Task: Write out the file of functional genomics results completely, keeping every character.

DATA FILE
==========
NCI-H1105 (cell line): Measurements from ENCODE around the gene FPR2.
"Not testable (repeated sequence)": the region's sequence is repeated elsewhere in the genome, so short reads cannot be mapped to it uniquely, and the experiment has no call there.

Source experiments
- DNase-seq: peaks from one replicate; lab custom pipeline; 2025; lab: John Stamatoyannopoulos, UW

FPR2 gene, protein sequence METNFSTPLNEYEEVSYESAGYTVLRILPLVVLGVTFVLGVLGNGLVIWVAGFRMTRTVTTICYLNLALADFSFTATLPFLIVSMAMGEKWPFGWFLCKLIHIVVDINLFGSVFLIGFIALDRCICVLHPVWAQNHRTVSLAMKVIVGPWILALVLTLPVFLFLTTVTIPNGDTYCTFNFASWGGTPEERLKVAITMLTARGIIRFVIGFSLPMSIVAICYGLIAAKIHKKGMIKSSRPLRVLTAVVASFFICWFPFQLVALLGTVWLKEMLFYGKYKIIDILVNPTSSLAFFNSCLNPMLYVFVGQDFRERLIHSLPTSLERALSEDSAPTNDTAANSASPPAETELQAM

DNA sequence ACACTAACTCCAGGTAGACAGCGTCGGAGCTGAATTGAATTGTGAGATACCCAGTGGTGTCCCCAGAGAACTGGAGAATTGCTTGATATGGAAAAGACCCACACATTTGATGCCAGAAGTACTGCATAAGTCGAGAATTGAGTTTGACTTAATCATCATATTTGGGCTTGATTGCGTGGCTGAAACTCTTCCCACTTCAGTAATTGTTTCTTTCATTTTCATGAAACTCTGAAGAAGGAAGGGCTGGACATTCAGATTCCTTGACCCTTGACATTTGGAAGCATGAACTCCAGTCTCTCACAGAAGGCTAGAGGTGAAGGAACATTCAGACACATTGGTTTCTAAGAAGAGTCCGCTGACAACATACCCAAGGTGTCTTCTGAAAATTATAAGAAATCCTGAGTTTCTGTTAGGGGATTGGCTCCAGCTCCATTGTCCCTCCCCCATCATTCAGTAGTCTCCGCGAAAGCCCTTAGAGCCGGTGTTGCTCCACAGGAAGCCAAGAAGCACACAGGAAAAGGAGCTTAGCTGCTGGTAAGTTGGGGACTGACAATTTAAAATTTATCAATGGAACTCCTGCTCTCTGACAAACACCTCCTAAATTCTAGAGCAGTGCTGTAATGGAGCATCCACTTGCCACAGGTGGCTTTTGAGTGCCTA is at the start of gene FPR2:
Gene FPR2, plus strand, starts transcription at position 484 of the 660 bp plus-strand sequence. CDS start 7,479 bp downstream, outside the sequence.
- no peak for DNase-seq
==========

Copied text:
NCI-H1105 (cell line): Measurements from ENCODE around the gene FPR2.
"Not testable (repeated sequence)": the region's sequence is repeated elsewhere in the genome, so short reads cannot be mapped to it uniquely, and the experiment has no call there.

Source experiments
- DNase-seq: peaks from one replicate; lab custom pipeline; 2025; lab: John Stamatoyannopoulos, UW

FPR2 gene, protein sequence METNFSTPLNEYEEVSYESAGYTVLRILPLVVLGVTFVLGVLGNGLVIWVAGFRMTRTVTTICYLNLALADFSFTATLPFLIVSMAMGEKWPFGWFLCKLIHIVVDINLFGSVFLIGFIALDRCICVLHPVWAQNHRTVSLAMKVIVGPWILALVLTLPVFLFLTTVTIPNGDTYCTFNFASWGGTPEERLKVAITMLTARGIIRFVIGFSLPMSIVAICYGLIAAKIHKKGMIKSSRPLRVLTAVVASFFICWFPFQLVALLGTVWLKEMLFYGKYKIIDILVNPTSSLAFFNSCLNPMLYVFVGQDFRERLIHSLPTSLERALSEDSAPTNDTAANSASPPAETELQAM

DNA sequence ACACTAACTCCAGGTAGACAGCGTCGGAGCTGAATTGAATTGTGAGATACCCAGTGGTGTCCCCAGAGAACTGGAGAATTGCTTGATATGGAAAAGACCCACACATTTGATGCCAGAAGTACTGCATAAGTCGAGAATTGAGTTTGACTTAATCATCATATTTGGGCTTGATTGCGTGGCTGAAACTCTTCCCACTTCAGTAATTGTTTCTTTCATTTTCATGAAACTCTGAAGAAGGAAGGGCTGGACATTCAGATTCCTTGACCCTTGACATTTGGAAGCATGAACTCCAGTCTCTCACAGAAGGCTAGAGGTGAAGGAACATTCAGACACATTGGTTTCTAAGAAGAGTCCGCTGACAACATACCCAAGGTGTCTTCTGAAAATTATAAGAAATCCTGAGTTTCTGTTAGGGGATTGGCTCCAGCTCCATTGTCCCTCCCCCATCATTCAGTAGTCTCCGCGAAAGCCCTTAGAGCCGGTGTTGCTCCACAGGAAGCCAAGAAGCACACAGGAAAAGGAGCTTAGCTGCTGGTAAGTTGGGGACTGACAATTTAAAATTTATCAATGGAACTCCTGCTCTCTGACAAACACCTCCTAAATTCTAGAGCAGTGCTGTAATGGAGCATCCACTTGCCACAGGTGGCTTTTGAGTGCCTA is at the start of gene FPR2:
Gene FPR2, plus strand, starts transcription at position 484 of the 660 bp plus-strand sequence. CDS start 7,479 bp downstream, outside the sequence.
- no peak for DNase-seq